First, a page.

The OECD report recommends contingency plans in the form of “a loss-absorbing regime in the case of financial-institution insolvency”, including controversial “bail-in provisions”.
“… the possibility of financial-institution crisis should not be discounted entirely.”
Finally, the OECD notes, unlike in the US or EU, the law does not include provisions that would automatically convert some unsecured senior bonds and deposits from other banks into equity in the event of a crisis
“The absence of explicit bail-in provisions could slow down the speed of resolution and risk encouraging financial institutions to gamble for resuscitation.”
Notably, OECD’s ominous warnings come after RBA deputy governor Guy Debelle raised alarms (after Q3 GDP dramatically undershot expectations at just 2.8%) by suggesting the next move in rates could be down, not up, and floated the possibility of controversial money printing policies known as quantitative easing in the event of a crisis.
As John Rubino recently noted, for the past few years, homeowners just about everywhere have been able to finesse life’s problems by thinking “at least my house is going up.”… But now that’s ending, and a reverse wealth effect is kicking in. Homeowners are seeing their home equity – aka their net worth – stop growing and in some cases drop by shocking amounts. In Australia it’s $1,000 a week, which is enough to darken the mood of pretty much anyone not in the 1%. A consumer with a dark mood is an unenthusiastic shopper because new debt accelerates the decline in net worth.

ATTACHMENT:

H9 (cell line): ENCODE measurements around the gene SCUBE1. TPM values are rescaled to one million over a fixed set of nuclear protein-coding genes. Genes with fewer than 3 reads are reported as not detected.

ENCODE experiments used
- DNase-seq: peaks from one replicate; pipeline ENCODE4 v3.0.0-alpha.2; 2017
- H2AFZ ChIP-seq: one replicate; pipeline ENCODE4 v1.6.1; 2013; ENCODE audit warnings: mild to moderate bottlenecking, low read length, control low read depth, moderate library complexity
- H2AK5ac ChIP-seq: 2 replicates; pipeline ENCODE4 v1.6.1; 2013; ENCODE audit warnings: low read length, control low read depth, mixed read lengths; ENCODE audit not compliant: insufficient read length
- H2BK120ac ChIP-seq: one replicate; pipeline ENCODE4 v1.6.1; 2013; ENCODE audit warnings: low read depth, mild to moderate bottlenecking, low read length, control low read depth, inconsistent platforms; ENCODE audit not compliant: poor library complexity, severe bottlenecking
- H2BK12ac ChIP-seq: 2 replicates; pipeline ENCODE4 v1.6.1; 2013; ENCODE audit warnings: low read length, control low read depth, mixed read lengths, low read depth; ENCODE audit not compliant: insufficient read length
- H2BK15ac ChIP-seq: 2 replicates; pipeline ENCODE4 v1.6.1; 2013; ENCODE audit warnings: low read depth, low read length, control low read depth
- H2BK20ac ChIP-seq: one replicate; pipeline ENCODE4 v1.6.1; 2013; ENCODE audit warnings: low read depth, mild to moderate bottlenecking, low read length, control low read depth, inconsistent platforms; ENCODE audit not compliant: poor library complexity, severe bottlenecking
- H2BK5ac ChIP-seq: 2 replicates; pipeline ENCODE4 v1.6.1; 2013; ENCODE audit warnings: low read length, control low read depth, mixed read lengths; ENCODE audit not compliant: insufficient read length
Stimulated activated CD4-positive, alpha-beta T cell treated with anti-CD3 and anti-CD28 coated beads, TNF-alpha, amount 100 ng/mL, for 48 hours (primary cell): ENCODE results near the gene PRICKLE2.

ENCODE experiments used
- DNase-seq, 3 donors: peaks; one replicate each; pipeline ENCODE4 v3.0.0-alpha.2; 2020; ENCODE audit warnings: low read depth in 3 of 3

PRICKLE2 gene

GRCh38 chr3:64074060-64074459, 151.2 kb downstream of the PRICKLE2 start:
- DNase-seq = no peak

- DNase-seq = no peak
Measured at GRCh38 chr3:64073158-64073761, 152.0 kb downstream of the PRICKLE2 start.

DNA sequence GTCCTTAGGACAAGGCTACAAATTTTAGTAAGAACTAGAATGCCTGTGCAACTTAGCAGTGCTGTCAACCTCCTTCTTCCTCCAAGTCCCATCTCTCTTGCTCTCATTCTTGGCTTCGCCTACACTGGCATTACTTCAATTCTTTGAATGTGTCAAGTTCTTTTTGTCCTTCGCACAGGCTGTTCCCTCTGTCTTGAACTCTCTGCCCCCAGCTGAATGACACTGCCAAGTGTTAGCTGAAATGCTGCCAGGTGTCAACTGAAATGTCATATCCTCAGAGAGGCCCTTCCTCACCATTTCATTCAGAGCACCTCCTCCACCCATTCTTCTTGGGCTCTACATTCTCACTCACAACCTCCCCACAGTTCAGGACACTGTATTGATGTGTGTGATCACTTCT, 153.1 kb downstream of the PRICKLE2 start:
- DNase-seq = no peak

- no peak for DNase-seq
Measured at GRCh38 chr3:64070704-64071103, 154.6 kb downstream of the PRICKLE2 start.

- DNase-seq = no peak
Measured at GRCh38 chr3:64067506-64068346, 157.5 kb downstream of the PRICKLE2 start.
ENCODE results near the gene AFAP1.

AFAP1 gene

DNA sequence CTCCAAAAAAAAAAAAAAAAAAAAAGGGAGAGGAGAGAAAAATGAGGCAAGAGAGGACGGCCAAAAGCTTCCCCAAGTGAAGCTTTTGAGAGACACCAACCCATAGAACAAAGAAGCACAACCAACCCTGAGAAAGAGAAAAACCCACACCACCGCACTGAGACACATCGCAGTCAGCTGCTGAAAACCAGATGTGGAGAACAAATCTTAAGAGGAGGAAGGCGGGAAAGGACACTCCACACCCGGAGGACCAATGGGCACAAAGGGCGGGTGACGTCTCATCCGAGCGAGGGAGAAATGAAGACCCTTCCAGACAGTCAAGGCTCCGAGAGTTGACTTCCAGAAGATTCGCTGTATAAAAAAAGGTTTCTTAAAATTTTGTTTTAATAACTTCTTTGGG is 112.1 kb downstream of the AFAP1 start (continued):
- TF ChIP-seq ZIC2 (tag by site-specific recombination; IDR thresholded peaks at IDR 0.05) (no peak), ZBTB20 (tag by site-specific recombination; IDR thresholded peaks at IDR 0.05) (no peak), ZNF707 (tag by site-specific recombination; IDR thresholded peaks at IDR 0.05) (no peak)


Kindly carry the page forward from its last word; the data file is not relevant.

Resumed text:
As home prices fall, so therefore does “discretionary” spending. Australians will continue to eat and to air condition their bedrooms, but they’ll cut way back on vacations, new cars, etc. And the debt-based part of the economy will suffer. This will cause stock prices to fall, knocking another leg out from under the average citizen’s net worth and making them even less likely to splurge. And so on.